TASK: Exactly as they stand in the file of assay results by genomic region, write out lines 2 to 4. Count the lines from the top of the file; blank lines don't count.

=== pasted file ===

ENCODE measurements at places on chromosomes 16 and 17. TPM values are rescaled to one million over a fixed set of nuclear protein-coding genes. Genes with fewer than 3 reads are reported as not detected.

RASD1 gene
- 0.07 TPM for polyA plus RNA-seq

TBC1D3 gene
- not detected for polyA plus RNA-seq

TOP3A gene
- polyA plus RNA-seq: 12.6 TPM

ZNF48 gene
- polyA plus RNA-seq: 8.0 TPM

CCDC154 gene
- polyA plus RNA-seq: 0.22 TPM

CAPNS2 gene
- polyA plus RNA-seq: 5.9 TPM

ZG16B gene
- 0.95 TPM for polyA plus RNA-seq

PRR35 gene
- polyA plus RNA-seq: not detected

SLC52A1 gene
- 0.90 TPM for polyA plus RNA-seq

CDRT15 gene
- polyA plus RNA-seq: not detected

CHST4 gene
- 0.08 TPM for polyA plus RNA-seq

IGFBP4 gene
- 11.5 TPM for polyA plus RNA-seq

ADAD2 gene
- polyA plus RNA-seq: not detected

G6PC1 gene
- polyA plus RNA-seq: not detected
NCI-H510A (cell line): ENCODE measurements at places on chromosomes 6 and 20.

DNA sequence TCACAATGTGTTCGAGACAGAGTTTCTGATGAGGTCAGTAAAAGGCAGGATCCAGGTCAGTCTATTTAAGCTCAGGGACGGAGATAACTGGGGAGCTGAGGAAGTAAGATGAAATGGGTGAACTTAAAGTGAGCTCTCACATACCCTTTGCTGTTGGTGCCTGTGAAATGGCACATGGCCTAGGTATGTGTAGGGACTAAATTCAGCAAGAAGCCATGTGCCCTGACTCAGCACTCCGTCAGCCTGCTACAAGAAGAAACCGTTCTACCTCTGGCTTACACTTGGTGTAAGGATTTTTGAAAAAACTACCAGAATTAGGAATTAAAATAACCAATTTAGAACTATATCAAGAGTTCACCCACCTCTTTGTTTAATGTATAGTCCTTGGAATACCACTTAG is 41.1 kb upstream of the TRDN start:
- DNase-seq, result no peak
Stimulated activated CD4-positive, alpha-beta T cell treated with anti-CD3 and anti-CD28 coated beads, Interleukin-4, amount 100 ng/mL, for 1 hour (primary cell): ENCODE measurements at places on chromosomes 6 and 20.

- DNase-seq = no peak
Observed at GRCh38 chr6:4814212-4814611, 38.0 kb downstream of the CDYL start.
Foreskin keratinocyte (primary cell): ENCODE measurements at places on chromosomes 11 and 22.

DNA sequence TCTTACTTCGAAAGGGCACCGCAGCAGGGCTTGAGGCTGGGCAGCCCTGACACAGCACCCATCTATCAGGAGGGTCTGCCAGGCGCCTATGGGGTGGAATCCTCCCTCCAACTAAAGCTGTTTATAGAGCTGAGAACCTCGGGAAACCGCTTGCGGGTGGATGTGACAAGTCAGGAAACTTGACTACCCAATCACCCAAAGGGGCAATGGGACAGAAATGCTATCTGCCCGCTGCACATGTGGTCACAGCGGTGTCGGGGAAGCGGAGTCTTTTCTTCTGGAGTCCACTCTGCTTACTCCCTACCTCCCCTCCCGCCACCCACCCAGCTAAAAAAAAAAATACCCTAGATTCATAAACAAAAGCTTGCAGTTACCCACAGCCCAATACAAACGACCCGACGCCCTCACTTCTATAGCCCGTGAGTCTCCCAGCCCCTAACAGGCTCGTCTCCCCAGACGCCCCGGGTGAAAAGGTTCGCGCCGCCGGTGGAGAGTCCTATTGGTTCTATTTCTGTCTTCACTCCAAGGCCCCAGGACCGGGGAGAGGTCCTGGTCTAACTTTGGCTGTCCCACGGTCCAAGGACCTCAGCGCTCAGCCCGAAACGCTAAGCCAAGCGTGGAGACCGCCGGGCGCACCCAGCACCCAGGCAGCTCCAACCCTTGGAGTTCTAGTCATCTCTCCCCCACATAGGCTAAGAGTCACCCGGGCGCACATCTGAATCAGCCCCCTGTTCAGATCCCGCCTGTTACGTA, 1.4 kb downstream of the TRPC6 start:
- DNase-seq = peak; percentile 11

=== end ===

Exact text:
RASD1 gene
- 0.07 TPM for polyA plus RNA-seq

TBC1D3 gene